COVID-19 therapy with neutralising monoclonal antibodies

Author(s): Erica Bronen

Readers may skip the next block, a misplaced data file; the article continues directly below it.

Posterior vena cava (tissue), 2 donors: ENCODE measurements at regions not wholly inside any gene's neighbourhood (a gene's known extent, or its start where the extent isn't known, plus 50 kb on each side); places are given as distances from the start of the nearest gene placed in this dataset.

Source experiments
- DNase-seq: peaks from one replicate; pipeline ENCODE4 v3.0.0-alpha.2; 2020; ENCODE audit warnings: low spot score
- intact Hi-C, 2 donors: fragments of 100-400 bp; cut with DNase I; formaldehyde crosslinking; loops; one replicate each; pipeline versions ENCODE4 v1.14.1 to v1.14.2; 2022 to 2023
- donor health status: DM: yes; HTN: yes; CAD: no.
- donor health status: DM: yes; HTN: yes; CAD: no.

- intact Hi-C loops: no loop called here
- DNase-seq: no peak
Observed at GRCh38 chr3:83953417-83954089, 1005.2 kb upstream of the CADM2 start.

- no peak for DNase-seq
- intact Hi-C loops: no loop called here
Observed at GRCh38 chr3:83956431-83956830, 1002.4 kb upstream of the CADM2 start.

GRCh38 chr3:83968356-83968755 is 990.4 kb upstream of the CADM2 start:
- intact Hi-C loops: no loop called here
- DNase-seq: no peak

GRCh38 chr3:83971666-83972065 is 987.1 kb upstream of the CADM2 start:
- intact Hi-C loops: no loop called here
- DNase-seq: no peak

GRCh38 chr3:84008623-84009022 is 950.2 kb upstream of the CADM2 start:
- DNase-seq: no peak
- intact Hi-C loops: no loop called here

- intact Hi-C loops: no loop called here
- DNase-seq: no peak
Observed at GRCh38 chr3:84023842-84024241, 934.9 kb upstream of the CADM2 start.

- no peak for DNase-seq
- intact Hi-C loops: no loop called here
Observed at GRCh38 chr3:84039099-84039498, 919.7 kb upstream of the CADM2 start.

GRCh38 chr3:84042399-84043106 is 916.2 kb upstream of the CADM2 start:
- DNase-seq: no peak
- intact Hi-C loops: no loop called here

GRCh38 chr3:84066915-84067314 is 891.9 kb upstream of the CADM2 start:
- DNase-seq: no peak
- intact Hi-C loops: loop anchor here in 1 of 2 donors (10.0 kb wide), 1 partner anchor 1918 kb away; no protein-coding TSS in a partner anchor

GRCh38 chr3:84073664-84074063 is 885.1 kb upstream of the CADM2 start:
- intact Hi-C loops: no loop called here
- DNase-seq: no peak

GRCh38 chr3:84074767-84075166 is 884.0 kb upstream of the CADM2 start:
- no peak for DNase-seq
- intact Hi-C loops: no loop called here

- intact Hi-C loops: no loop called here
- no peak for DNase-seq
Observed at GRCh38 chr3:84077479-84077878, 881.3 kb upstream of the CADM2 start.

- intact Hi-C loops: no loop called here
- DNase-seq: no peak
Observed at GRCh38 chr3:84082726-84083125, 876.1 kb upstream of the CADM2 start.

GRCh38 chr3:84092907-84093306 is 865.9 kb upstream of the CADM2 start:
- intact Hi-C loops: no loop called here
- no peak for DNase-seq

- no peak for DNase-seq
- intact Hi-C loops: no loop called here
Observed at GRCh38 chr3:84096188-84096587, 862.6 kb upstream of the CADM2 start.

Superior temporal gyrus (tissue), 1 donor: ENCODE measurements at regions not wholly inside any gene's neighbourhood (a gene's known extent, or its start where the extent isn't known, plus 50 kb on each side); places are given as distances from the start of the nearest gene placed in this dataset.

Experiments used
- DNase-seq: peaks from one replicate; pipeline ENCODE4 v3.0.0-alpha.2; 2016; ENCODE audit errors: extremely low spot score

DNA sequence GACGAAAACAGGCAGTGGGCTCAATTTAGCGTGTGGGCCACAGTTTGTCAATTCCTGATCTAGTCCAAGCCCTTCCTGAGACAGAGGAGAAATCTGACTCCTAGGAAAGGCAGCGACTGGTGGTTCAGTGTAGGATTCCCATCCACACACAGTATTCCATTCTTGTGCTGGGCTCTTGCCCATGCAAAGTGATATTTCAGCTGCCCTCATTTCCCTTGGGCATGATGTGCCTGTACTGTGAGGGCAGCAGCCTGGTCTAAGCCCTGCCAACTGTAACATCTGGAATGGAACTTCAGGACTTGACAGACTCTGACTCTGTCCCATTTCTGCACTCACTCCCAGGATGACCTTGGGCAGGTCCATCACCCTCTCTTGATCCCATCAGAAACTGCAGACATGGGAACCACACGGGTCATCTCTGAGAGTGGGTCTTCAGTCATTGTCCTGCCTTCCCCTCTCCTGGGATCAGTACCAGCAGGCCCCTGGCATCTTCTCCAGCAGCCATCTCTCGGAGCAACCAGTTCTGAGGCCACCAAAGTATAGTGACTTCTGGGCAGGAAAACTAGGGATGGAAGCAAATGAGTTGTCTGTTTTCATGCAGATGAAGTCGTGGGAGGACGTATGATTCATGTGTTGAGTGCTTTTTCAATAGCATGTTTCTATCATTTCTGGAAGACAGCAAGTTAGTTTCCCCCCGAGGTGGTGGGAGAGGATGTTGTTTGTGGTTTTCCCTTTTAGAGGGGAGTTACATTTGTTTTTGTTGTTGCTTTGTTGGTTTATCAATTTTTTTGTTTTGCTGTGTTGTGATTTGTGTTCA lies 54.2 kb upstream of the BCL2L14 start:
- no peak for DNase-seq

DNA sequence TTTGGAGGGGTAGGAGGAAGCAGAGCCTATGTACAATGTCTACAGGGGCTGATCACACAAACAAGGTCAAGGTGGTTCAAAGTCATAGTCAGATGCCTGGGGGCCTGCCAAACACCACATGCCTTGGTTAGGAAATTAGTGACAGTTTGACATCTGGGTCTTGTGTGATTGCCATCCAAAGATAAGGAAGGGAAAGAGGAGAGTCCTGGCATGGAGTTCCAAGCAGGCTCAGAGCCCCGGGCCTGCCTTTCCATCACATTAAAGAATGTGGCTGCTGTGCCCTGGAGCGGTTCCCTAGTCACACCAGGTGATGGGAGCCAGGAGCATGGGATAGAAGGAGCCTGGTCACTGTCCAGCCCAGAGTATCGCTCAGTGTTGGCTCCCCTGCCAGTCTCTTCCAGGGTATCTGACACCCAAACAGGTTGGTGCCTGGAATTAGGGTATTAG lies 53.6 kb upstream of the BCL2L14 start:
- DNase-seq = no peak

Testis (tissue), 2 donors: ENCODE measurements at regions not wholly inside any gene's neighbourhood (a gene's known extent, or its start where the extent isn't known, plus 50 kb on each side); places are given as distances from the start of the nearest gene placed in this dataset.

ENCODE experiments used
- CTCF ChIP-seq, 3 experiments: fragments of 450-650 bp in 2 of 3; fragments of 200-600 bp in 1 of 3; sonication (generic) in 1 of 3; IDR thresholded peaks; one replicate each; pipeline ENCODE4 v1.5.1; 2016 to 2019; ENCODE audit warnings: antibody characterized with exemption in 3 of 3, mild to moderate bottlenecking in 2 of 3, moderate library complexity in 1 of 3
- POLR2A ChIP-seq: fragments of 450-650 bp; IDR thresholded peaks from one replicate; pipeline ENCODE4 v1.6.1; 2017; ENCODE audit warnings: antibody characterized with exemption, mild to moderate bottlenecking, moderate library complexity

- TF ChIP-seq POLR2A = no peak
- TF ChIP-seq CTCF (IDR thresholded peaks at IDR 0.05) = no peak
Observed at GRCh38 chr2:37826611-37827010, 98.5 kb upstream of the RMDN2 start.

Several neutralising monoclonal Antibodies (mAbs) to the coronavirus that causes Severe Acute Respiratory Syndrome 2 (SARS-CoV-2) have been produced and are currently being tested in clinical trials. Given the recent emergency use authorizations for neutralising mAbs in non-hospitalized patients with mild-to-moderate COVID-19 by the US Food and Drug Administration, there is an urgent need to discuss the broader potential of these novel therapies and develop strategies to effectively deploy them in clinical practise, given their limited initial availability. From the history of passive vaccination and the lessons learnt from employing antibody treatments to treat viral illnesses including respiratory syncytial virus, Ebola virus, and SARS-CoV. The use of convalescent plasma and neutralising mAbs for SARS-CoV-2 treatment is then discussed. For optimal clinical application, examine particular clinical problems such as the rationale for patient categorization, prospective biomarkers, known risk factors, and temporal considerations. To answer these questions, researchers must first comprehend factors such as viral load kinetics and their relationship to clinical outcomes, endogenous antibody responses, neutralising mAb pharmacokinetic properties, and the potential benefit of combining antibodies to defend against emerging viral variants.